So here are all my batiks.  Now what to do with them.  What I love most about these fabrics is their coloring changes depending on what a fabric is paired or teamed with.  And some of these pieces are small.  Whatever I do has to be scrappy, unlike the quilt I did for my nephew Nathan, highly planned with only 3 batiks. 
These blocks are 6.5"x 8.5", made from 2.5" strips cut at 4.5" and 6.5".  So far I'm doing 4 blocks from each pair of fabrics.  As I get further into the project, I'm hoping to set these blocks directly next to one another.  But I'm also thinking that I could use something dark, a black perhaps, to square off each block and create a woven effect.  And of course now that I'm searching for an example of what I want I can't find it.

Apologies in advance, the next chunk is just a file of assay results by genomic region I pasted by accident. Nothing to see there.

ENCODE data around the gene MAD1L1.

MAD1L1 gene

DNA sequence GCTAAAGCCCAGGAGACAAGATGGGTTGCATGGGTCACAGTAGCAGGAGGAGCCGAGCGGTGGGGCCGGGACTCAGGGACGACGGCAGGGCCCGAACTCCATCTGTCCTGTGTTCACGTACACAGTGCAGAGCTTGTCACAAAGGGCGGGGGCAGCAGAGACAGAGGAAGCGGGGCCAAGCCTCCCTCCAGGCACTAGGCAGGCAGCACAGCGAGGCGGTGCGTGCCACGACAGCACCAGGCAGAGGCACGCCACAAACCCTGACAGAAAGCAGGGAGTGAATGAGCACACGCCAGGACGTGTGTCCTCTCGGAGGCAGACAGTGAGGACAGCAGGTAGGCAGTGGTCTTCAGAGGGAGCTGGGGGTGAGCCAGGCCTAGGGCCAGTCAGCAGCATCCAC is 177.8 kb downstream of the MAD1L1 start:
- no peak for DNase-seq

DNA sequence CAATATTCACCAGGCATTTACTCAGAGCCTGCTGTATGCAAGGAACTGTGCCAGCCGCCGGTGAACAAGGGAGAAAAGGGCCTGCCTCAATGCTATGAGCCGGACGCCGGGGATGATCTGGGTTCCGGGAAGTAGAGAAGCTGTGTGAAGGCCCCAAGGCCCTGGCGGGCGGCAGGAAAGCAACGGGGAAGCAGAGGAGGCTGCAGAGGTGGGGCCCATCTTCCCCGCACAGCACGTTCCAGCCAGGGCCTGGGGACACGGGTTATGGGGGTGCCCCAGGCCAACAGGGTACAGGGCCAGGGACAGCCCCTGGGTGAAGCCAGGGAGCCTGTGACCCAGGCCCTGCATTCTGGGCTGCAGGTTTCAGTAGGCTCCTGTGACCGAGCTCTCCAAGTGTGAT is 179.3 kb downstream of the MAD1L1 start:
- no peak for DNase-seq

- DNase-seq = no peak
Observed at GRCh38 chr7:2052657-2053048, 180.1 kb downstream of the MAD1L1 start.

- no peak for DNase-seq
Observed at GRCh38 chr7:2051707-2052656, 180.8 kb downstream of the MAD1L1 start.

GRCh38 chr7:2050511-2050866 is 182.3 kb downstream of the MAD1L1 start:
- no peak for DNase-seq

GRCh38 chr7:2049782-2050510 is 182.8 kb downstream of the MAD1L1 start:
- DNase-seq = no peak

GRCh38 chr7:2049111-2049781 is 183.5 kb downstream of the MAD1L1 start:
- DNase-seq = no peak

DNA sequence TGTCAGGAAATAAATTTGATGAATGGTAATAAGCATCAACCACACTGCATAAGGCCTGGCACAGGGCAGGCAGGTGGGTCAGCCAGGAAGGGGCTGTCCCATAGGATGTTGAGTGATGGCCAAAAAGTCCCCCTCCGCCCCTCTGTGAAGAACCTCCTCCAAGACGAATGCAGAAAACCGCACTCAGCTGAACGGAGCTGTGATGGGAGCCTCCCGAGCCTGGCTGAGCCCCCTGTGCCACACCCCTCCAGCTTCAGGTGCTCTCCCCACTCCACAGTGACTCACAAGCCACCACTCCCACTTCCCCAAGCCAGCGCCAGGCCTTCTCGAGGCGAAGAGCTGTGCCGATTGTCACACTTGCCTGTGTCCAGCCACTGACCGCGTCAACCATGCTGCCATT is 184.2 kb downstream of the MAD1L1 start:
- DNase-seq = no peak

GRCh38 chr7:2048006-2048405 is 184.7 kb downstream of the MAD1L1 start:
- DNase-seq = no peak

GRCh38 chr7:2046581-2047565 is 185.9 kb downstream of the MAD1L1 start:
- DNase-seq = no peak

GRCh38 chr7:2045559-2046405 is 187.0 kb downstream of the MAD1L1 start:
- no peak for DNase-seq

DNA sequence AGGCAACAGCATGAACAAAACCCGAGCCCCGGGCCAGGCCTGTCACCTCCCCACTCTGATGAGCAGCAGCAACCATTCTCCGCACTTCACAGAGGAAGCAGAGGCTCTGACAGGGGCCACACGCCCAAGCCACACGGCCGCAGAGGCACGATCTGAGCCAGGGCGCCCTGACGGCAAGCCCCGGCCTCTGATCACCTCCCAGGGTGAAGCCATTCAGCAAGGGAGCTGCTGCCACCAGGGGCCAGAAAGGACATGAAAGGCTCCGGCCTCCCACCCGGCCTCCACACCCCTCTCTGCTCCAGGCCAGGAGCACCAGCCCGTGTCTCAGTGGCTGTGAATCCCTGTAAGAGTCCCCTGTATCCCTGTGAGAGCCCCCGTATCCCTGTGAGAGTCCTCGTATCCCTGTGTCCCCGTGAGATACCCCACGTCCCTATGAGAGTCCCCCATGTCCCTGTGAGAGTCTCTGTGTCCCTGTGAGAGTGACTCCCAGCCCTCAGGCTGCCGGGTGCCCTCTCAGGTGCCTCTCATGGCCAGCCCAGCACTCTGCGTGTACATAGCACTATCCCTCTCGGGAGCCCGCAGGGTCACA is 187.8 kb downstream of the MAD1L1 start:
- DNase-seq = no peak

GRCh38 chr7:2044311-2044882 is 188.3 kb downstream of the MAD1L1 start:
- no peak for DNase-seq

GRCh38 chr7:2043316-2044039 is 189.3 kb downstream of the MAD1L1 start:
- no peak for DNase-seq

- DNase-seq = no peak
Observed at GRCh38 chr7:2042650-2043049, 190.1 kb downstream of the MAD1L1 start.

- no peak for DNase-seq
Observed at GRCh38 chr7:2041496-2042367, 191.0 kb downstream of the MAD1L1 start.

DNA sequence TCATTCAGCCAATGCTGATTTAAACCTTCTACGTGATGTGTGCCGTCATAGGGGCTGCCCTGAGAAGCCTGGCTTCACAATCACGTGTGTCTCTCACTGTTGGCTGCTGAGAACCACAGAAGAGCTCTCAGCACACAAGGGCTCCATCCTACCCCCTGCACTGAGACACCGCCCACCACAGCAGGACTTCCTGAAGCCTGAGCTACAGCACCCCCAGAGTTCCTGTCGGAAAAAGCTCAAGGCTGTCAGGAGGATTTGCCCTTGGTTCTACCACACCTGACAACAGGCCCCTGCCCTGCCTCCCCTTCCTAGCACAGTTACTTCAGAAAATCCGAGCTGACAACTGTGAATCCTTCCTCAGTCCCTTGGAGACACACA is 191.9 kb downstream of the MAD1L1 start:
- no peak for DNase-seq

For half a day I did consider doing something with dots, big ones, made from my scrap table and dryer sheets, the dryer-sheet applique method.  I will do this project at some point - it does have possibilities.  And this leads into the biggest dilemma:  fabric.  I have too much.  So what do I do?  I buy more.  Seriously, there are some fabulous on-lines sales.  Then I become more determined than ever to use scraps, which is where I'm starting with my batik project.  Using the smallest bits first.  What fun dilemmas!

Thursday, December 22, 2011

Therapeutic Sewing

Monday was a phone day with my mother's medical people.  You know the drill:  you call, leave a message, wait for the office to call back.  I'm not complaining, just stating.  Tuesday was hanging out with my parents, which means driving around and listening to accordion music and having the same conversation with my mother again and again.   My poor mom just cannot grasp where she lives or who she lives with.  Or what day it is.  Or how old she is.  Or that my father doesn't drive anymore.  Or that she doesn't cook.